On 6 December 2019, scholars from Canada, the United States and the United Kingdom gathered to imagine an AI commons. The collaborative workshop to develop a commons-based vision for the future of AI as an intervention to understand transformations in citizen engagement as part of a larger research project to explore practices of citizenship in a skeptical world.
The workshop resulted in a report Imagining an AI Commons written by Janna Frenzel with Fenwick McKelvey and Bart Simon.
Our report introduce the many facts of the commons and its relation to AI. A commons approach to AI seeks to mitigate these harms, just as commons approaches in other areas have intervened in environmental devastation and the privatization and commodification of knowledge. The term “commons” was initially rooted in theories about the conditions and consequences of sharing resources. But theorists and activists have worked to broaden it, naming new commons in order to advocate for their protection while developing praxis to govern them. This shift in understanding has been greatly informed by indigenous scholarship and indigenous people’s histories, epistemologies, and practices, which offer a wealth of approaches to the management and preservation of common resources, material and otherwise.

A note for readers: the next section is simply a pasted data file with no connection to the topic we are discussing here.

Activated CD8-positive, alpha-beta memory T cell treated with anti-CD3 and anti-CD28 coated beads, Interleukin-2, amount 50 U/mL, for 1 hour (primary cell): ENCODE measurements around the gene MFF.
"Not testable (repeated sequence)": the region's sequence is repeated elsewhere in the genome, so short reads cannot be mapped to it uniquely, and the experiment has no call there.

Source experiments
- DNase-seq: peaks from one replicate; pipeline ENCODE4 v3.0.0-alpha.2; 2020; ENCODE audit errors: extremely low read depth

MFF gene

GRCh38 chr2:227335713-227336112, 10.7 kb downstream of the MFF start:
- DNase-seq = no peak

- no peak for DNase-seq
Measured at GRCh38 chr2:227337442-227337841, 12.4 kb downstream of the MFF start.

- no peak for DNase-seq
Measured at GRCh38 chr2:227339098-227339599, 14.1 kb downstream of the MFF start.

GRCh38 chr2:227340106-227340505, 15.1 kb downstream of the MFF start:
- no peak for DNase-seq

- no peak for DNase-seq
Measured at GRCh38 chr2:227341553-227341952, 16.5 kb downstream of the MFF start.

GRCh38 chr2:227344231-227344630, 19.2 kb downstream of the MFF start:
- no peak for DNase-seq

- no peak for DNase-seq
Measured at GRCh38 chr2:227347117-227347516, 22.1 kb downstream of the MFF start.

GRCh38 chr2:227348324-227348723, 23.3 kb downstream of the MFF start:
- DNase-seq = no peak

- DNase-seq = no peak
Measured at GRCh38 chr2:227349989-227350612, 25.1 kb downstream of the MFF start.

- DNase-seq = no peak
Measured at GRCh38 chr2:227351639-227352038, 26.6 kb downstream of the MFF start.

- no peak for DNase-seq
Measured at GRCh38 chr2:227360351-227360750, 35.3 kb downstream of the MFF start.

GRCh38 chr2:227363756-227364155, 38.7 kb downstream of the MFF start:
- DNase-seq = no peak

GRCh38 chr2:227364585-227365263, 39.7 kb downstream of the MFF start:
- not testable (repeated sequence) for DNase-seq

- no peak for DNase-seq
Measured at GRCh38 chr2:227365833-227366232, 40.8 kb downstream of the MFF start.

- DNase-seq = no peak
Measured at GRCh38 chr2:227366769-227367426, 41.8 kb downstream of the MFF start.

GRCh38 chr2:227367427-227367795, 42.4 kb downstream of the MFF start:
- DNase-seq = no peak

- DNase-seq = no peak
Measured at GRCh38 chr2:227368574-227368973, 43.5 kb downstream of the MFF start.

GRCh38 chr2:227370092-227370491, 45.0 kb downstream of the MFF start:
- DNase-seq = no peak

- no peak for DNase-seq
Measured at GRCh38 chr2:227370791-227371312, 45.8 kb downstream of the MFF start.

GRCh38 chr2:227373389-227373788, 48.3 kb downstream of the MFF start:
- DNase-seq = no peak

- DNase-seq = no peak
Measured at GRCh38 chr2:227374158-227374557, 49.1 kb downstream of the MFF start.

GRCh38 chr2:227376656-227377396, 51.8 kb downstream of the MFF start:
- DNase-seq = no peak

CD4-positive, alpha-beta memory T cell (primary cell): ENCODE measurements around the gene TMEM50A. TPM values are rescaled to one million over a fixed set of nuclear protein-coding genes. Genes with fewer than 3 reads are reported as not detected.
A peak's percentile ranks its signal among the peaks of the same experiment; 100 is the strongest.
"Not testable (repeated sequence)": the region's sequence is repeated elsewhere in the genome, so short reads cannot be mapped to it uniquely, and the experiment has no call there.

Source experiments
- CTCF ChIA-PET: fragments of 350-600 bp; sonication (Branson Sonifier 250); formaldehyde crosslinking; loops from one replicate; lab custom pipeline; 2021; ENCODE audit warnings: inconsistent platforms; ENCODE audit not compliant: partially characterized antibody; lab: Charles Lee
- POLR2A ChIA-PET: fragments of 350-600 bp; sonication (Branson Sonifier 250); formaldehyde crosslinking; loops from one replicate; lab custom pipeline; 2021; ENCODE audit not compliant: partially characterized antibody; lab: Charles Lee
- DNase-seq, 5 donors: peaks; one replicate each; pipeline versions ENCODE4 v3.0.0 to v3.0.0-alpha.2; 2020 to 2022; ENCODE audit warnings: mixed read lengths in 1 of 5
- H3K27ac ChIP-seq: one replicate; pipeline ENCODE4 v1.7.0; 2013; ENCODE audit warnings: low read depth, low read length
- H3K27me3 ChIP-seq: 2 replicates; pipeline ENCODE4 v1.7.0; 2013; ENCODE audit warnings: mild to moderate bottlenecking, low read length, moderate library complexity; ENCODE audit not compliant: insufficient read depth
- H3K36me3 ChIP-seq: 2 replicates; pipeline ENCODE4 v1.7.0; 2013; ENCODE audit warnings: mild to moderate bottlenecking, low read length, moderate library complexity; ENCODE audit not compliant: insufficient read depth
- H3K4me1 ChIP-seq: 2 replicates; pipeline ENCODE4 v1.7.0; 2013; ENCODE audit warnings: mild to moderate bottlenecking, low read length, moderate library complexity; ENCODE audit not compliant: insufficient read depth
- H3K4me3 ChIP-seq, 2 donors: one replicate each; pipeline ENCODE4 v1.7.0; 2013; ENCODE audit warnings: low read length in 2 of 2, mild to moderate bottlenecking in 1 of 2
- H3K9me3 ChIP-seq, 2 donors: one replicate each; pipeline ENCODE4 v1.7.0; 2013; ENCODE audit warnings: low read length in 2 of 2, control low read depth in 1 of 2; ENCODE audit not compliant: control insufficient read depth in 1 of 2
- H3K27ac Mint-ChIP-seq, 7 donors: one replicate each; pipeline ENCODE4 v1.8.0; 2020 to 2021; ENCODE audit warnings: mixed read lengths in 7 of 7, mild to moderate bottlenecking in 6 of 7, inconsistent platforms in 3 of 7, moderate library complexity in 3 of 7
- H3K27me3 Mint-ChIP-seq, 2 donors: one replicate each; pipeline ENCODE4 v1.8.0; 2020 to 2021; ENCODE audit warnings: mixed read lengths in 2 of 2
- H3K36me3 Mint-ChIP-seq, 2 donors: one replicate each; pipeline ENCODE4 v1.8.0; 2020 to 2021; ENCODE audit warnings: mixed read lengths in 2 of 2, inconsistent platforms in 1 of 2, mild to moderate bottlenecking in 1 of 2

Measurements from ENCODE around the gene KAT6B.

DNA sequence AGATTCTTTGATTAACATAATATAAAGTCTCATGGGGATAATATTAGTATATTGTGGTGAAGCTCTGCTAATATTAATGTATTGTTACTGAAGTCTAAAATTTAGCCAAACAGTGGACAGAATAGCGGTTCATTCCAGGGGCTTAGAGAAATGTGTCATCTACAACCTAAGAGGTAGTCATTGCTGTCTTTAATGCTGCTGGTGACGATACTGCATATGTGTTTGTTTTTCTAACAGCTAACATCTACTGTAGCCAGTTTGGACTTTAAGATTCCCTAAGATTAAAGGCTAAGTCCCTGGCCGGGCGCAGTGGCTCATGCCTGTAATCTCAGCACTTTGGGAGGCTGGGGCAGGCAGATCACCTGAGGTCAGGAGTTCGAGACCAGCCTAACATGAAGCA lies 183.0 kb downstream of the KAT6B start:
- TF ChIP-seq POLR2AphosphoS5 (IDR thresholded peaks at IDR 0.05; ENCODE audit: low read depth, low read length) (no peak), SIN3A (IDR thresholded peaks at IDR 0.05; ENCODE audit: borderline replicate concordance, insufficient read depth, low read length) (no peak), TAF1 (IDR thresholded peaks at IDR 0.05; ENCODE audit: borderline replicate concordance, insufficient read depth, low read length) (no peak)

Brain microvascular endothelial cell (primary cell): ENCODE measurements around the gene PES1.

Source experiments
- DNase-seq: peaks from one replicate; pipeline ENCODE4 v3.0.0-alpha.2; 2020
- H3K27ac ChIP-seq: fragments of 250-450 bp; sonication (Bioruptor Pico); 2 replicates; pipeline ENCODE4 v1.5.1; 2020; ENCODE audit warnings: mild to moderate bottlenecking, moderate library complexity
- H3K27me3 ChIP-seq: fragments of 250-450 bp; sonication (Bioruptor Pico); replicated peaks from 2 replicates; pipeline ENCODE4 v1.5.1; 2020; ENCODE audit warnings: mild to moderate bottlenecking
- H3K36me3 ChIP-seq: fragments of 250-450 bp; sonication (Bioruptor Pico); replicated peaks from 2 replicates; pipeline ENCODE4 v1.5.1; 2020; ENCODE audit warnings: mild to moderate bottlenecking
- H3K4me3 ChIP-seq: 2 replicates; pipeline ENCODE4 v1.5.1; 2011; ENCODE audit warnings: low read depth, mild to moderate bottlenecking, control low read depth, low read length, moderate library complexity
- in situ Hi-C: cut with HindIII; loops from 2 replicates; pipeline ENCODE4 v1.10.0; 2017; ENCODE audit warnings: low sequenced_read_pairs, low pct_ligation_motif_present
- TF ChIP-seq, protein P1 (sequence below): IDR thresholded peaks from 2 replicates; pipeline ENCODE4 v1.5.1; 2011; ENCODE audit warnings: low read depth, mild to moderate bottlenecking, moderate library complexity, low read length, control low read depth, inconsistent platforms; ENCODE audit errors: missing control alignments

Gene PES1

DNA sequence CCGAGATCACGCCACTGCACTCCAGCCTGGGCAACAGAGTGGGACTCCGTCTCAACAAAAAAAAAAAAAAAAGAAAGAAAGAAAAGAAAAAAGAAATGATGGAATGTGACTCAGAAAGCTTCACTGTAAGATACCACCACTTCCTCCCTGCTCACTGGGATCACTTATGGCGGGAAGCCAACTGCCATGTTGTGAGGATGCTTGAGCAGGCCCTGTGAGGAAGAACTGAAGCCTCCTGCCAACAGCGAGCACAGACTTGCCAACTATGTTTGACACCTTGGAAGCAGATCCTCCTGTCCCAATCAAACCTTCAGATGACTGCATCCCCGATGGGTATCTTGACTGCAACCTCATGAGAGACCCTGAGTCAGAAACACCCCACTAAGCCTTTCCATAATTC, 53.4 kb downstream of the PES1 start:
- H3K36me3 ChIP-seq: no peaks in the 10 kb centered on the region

This workshop is supported by the Social Sciences and Humanities Research Council of Canada, the Center for the Study of Democratic Citizenship and the Milieux Institute for Arts + Technology at Concordia University.